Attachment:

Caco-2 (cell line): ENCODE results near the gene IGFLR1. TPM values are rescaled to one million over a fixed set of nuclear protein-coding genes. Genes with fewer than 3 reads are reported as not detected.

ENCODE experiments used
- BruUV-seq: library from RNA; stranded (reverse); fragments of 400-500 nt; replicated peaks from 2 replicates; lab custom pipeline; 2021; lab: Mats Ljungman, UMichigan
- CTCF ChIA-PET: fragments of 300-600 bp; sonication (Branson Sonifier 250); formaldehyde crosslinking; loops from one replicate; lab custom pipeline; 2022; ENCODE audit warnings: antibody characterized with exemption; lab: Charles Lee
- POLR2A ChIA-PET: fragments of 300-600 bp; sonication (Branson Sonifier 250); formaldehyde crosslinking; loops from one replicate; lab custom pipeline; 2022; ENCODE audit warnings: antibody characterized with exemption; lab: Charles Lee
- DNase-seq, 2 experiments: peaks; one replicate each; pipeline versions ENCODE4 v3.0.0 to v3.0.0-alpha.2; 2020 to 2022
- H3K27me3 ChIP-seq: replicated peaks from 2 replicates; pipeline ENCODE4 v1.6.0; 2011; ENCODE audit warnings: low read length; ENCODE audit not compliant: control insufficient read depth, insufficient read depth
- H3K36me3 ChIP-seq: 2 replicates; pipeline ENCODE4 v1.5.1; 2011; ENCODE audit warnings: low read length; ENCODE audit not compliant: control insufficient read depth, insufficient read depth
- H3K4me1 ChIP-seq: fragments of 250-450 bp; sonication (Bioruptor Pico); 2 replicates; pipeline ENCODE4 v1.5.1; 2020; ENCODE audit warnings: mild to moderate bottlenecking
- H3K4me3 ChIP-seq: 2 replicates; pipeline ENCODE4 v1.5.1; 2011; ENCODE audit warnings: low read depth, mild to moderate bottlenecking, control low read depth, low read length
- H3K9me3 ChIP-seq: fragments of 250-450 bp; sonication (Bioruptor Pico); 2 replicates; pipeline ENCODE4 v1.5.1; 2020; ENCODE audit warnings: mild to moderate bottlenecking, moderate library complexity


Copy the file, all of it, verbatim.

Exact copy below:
Caco-2 (cell line): ENCODE results near the gene IGFLR1. TPM values are rescaled to one million over a fixed set of nuclear protein-coding genes. Genes with fewer than 3 reads are reported as not detected.

ENCODE experiments used
- BruUV-seq: library from RNA; stranded (reverse); fragments of 400-500 nt; replicated peaks from 2 replicates; lab custom pipeline; 2021; lab: Mats Ljungman, UMichigan
- CTCF ChIA-PET: fragments of 300-600 bp; sonication (Branson Sonifier 250); formaldehyde crosslinking; loops from one replicate; lab custom pipeline; 2022; ENCODE audit warnings: antibody characterized with exemption; lab: Charles Lee
- POLR2A ChIA-PET: fragments of 300-600 bp; sonication (Branson Sonifier 250); formaldehyde crosslinking; loops from one replicate; lab custom pipeline; 2022; ENCODE audit warnings: antibody characterized with exemption; lab: Charles Lee
- DNase-seq, 2 experiments: peaks; one replicate each; pipeline versions ENCODE4 v3.0.0 to v3.0.0-alpha.2; 2020 to 2022
- H3K27me3 ChIP-seq: replicated peaks from 2 replicates; pipeline ENCODE4 v1.6.0; 2011; ENCODE audit warnings: low read length; ENCODE audit not compliant: control insufficient read depth, insufficient read depth
- H3K36me3 ChIP-seq: 2 replicates; pipeline ENCODE4 v1.5.1; 2011; ENCODE audit warnings: low read length; ENCODE audit not compliant: control insufficient read depth, insufficient read depth
- H3K4me1 ChIP-seq: fragments of 250-450 bp; sonication (Bioruptor Pico); 2 replicates; pipeline ENCODE4 v1.5.1; 2020; ENCODE audit warnings: mild to moderate bottlenecking
- H3K4me3 ChIP-seq: 2 replicates; pipeline ENCODE4 v1.5.1; 2011; ENCODE audit warnings: low read depth, mild to moderate bottlenecking, control low read depth, low read length
- H3K9me3 ChIP-seq: fragments of 250-450 bp; sonication (Bioruptor Pico); 2 replicates; pipeline ENCODE4 v1.5.1; 2020; ENCODE audit warnings: mild to moderate bottlenecking, moderate library complexity